Innovation chains key to realising value from emerging technologies, says Forrester
By Forrester’s Brian Hopkins, Vice President and Principal Analyst serving enterprise architecture professionals
A 2017 survey from Forrester showed that 70% of executives are willing to invest in emerging technologies to drive growth. However, very few firms will actually realise the benefits because they are implementing them in silos and missing out on the breakthrough innovation created when several of these technologies are used together.
According to a new report from Forrester, Technology Innovation Chains Create Breakthrough Opportunities, firms are counting on emerging tech to drive business innovation at the intersection of customer experience and digital operations. However, it is easy to get stuck on individual technologies and miss opportunities to exploit how they work together to solve problems.
Emerging technologies are critical to your business innovation plans, but they can be hard to time correctly. CIOs need a better way to think about and invest in emerging technologies that no longer conforms to outdated ideas like hypecycle curves and watchlists that simply track individual technologies. It is not one technology that creates business breakthroughs, it’s the synergy between many, fuelled by exponential trends like Moore’s law. Technology innovation chains end in software that pierces through inhibitors and creates business breakthroughs.
A better way to plan for emerging tech
The common wait-and-see attitude adopted by CIOs means that emerging tech opportunities can appear deceptively slow, but then suddenly explode into commercial use.
The miscalculation of the shift towards mobile experienced between 2000 and 2010 is a good example of how emerging tech could catch business leaders on the back foot. The same could be said for AI, the theory of which has been around since the 1950s but is suddenly receiving much of the attention from the venture capital community.
We will see a similar scenario with quantum computing which has been with us since the late 1970s. Forrester has likened quantum computing to a freight train, moving slowly, but accelerating, and says that by the time quantum products are generally available many first-mover advantages (such as discovering new credit worthy customers in the 40% of credit applications that get denied) will already be gone.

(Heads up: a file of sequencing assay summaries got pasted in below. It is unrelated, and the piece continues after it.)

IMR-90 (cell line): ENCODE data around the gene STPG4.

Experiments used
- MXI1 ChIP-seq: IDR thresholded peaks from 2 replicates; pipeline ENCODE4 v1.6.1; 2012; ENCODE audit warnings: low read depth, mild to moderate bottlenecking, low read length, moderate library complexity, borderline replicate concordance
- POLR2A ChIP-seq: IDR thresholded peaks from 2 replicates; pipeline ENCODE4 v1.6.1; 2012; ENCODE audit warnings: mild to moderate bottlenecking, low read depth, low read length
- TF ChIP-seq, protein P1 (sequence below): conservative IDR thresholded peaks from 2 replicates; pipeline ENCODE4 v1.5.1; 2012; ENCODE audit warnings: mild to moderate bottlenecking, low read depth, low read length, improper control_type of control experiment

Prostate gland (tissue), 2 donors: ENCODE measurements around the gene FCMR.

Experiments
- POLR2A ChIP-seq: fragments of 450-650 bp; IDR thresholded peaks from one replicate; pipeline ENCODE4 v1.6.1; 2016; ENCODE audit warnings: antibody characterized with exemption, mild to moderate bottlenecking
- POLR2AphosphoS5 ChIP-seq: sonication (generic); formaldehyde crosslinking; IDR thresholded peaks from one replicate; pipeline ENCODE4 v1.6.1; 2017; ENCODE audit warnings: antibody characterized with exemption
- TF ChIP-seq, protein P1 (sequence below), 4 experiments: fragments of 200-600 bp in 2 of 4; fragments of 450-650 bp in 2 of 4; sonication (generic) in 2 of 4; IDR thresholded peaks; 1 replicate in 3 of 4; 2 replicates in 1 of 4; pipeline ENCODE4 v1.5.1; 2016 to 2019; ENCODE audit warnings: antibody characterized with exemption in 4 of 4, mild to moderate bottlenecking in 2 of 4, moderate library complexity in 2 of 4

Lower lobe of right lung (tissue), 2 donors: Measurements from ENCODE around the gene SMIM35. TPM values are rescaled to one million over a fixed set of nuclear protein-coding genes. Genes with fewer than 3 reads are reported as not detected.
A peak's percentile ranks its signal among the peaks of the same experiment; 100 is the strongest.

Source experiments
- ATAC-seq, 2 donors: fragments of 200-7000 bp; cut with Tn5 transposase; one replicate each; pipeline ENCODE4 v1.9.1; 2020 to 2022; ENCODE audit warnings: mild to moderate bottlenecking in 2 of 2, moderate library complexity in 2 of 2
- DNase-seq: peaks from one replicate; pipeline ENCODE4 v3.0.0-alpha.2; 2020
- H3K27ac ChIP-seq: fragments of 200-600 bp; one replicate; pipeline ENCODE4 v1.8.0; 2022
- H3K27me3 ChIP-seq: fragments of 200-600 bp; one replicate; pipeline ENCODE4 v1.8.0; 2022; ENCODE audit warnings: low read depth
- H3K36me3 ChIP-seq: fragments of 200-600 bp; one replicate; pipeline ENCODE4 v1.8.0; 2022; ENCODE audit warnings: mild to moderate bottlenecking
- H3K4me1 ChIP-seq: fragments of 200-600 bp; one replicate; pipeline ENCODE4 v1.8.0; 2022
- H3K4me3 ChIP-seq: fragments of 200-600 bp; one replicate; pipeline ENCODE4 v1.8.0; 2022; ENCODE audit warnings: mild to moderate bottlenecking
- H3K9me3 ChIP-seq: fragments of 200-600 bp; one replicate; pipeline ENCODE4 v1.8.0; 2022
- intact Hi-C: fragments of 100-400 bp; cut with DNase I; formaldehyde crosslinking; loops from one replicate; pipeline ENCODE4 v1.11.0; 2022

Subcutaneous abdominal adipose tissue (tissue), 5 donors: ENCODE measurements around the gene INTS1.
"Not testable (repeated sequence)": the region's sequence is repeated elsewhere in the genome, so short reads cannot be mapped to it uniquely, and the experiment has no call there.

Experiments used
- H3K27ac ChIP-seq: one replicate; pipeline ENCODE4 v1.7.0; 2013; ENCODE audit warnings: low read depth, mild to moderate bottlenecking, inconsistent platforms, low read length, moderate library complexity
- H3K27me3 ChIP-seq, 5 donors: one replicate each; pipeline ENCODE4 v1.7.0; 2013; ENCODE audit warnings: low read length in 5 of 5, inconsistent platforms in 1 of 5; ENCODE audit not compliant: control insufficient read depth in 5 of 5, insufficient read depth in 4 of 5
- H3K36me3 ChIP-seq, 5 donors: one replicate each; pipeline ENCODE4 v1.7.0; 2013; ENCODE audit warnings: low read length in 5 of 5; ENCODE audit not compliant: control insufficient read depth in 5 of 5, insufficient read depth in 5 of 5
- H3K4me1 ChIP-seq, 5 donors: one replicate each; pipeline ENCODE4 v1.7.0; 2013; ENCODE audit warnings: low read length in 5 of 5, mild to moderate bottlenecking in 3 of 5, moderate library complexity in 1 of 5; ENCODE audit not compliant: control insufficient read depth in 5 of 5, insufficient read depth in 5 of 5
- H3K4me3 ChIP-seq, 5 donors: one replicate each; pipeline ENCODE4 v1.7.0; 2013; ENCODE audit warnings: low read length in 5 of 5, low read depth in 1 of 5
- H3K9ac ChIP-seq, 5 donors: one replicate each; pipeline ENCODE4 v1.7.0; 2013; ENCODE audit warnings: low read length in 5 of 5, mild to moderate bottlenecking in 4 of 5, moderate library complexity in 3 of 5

According to the report, companies often focus on one emerging technology at a time. For example, AI and distributed trust platforms based on blockchain have grabbed everybody’s attention but in individual silos. However, the firms making real business breakthroughs are those which exploit many technologies simultaneously.
Technology innovation chains help firms accelerate
Groups of technologies working together synergistically can create opportunity. Forrester refers to these technology innovation chains as: “… a series of related technologies that build upon one another synergistically to create breakthrough opportunities.”
Technologies build on and accelerate one another in chains. For example, Google’s work on cloud and big data allowed it to train advanced machine learning algorithms with massive data sets, leading to advancements in AI, which let firms build agent-based solutions.
Emerging technology research teams should focus on how these technologies could fit together and business leaders should be challenging them to imagine chains of innovation that will support and accelerate breakthroughs. Teams should then ask how the innovation chains behind these emerging technologies create future breakthrough potential as well as examine the timing for this to happen.
Many firms still think bubbles of overinflated expectations will be burst by a lack of technology maturity, leading the industry to deep troughs of despair and disillusionment. This mode of thinking biases many firms toward a wait-and-see approach to emerging technology. Maybe you can afford a dent of doubt, but the pit of despair is becoming just the place where losers get stuck.
Technology innovation chains could drive the cost of software-based innovation toward zero, leaving weaknesses in businesses exposed and allowing opportunists to exploit niches in an environment of faster paced business turnover. However, firms that invest in the right innovation chains will be positioned to thrive in this accelerating pace, highlighting the importance of this new way of thinking.